[solved] Starting VM using a vmdk (from a bootable Ubuntu disk) stops at UEFI 2.2

Discussions related to using VirtualBox on Windows hosts.

[solved] Starting VM using a vmdk (from a bootable Ubuntu disk) stops at UEFI 2.2

Postby cecoppola » 14. Sep 2021, 18:34

Host computer: Windows 10.

I'm trying to boot a Virtual Machine using a vmdk file made from a bootable Ubunbu hard disk:

Code: Select all   Expand viewCollapse view
RAW host disk access VMDK file ~\RAID.vmdk created successfully.


The createrawvmdk seems to work, but when I start the virtual machine, it boots into "UEFI Interactive Shell 2.2," and I can't get out of it. I attempted to edit the startup.nsh file, but that crashes the machine when I reset, and does not save any changes.

My question is: what is the best way to virtualize an existing, bootable Linux partition from within Windows 10?
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Re: Starting VM using a vmdk (from a bootable Ubuntu disk) stops at UEFI 2.2

Postby mpack » 14. Sep 2021, 18:47

Why are you enabling EFI? It doesn't sound like the old PC used it (being Win7), which means that the VM doesn't need it either.

Also, raw VMDK is a stopgap only. It would be better to convert the disk to a dynamic VDI which will be more compact and can be located on any host drive with enough space (way less than a raw image needs). It's a pity that you made a raw image in the first place: almost anything would work better! E.g. a Macrium Reflect (Free) image that you could restore into a VM.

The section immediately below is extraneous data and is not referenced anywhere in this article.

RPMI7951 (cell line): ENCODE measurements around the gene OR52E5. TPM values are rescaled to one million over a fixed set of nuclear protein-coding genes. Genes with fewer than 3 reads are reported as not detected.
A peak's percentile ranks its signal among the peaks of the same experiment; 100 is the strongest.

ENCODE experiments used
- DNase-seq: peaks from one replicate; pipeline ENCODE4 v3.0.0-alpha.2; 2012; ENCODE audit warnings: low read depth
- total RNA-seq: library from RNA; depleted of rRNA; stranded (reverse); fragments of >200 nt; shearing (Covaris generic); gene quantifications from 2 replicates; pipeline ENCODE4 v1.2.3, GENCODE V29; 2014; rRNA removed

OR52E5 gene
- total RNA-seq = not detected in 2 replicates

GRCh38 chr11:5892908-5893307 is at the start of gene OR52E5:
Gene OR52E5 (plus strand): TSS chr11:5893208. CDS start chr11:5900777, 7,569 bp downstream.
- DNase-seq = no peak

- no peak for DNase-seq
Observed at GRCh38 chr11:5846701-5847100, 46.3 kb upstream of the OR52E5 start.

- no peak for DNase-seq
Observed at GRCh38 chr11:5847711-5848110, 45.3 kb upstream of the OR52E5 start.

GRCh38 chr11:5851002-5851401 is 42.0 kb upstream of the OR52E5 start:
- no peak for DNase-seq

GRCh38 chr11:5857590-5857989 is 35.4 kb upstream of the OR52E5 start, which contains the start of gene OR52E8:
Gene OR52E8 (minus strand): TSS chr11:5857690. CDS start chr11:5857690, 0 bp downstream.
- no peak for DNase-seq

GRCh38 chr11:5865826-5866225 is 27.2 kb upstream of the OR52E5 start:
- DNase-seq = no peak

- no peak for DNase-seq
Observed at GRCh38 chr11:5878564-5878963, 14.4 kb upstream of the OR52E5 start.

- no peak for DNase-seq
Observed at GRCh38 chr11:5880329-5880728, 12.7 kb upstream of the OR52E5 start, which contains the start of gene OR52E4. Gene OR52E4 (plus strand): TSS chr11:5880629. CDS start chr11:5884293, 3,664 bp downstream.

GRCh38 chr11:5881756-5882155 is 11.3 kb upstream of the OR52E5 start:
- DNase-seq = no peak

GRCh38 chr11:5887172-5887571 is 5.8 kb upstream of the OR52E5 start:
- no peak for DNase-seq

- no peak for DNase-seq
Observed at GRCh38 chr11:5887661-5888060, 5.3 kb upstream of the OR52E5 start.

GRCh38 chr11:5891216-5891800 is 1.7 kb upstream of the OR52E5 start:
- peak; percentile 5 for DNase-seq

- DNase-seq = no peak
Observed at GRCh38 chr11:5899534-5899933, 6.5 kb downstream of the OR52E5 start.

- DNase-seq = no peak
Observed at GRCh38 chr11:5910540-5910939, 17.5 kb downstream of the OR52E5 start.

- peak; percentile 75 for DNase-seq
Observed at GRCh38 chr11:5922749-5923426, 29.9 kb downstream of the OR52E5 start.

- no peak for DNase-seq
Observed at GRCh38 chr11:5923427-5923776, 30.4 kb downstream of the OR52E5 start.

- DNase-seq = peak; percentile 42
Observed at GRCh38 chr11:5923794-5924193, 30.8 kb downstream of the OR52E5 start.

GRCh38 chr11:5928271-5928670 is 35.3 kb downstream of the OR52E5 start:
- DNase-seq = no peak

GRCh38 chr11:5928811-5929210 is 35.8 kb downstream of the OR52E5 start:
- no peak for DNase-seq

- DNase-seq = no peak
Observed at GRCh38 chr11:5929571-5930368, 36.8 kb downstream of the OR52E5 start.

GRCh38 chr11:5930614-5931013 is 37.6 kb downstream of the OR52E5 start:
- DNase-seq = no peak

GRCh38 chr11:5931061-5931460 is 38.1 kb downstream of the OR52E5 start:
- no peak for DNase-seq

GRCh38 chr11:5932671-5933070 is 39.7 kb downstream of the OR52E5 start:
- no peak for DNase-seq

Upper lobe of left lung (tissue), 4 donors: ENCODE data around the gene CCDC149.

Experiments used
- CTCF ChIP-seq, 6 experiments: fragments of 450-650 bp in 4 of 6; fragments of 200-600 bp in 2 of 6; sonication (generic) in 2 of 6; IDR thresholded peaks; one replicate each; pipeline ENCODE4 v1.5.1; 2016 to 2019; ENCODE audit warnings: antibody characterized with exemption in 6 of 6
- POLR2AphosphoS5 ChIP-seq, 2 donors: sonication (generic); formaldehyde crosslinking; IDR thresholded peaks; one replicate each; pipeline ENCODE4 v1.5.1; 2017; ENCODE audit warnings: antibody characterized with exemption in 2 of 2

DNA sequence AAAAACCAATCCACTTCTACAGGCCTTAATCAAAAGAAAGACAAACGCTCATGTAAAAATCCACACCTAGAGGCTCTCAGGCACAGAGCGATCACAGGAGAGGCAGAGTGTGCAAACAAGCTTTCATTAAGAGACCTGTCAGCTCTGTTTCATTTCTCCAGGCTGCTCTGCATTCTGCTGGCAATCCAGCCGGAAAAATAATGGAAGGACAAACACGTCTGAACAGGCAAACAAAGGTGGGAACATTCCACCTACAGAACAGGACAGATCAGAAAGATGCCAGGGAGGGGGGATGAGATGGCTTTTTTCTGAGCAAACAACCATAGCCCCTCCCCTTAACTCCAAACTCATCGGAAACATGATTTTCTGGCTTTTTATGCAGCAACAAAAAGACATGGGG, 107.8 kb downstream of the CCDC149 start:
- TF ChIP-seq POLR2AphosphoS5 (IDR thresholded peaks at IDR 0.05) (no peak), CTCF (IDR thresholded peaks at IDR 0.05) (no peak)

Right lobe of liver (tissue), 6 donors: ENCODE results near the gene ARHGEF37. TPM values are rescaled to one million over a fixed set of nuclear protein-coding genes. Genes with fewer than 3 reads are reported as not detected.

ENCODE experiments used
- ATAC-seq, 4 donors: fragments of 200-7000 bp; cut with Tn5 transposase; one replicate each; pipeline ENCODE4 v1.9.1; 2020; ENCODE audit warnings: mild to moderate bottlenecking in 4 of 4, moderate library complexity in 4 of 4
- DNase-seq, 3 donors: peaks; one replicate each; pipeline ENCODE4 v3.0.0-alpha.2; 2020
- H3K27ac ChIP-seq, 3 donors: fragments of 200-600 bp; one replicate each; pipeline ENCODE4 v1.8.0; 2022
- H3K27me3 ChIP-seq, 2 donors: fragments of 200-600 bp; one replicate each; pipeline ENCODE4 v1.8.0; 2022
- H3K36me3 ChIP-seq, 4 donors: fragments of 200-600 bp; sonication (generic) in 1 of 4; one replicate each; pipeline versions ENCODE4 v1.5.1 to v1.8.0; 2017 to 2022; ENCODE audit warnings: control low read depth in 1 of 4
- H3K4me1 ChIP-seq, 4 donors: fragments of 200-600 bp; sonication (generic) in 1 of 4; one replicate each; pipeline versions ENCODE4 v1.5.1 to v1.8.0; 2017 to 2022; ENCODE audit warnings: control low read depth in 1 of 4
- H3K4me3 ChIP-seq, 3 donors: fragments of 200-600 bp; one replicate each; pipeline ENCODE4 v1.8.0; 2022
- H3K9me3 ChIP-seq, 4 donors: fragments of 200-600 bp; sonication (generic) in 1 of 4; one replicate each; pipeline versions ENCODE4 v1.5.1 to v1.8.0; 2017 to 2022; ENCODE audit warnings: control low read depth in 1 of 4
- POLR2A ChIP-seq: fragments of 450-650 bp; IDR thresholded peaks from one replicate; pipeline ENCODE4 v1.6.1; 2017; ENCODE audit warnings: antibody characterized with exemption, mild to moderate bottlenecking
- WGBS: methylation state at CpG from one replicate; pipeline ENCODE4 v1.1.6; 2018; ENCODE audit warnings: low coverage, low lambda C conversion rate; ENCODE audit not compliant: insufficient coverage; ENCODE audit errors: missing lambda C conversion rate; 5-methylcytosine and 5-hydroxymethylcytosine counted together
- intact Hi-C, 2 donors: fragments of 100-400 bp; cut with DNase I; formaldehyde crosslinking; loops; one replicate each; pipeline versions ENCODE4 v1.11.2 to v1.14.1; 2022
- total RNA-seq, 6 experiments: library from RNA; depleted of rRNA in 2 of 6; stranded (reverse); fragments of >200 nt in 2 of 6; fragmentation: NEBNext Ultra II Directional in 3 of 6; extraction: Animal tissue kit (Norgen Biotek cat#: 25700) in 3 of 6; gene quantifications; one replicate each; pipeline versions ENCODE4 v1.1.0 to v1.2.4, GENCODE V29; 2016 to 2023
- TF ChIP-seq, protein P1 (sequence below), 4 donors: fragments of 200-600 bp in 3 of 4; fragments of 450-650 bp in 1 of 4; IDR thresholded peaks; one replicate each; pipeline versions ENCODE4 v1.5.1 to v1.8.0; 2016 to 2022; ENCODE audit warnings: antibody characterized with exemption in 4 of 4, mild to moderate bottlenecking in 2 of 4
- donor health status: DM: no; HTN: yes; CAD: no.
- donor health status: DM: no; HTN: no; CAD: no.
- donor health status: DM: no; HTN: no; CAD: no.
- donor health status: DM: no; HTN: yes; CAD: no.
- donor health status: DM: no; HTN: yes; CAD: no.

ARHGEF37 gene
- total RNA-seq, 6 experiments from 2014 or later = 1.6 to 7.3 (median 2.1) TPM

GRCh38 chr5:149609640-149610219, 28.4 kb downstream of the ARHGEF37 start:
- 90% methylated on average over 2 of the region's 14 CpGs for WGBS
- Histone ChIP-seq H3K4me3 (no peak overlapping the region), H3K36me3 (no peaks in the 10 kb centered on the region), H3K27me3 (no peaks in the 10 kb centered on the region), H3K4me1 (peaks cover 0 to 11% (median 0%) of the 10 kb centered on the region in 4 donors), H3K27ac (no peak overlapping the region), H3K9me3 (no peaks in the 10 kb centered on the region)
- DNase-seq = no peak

You can convert a VMDK to dynamic VDI using CloneVDI. Be sure to enable the "Compact" option.
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Re: Starting VM using a vmdk (from a bootable Ubuntu disk) stops at UEFI 2.2

Postby cecoppola » 14. Sep 2021, 19:12

I enabled EFI because if I did not, I get "FATAL: INT18: BOOT FAILURE" and I am unable to proceed. I read in the VirtualBox documentation that raw disk access is done using vmdk files. Is that out of date?

The system I want to virtualize has its own disk. It is bootable from BIOS. It is a basic Ubuntu installation, whatever the latest patch is. I want to be boot this system inside of Windows 10 using VirtualBox. This OS will keep its own physical disk and I can modify it from inside by booting into it. Given that, what is the best way to virtualize it inside of WIndows 10?
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Re: Starting VM using a vmdk (from a bootable Ubuntu disk) stops at UEFI 2.2

Postby mpack » 14. Sep 2021, 19:50

cecoppola wrote:I enabled EFI because if I did not, I get "FATAL: INT18: BOOT FAILURE" and I am unable to proceed. I read in the VirtualBox documentation that raw disk access is done using vmdk files. Is that out of date?

No, that's not out of date, but it also doesn't have any connection to EFI.

Did you image the entire drive? This will never work if all you have is a partition image.

It would be helpful to open the VMDK in CloneVDI and show the header - post a screenshot. We can tell from that if the image is using MBR, GPT or no partitioning (the latter would not be legal).

Btw, the fact that "createrawvmdk" seemed to work means nothing. It will create a VMDK descriptor for any file you ask it to - e.g. try it on an Excel spreadsheet file. All the VMDK descriptor says is: "here is this raw image file, it is this size". VirtualBox does not validate the file contents. The purpose of the descriptor is to allow VirtualBox to associate metadata such as UUID with the image.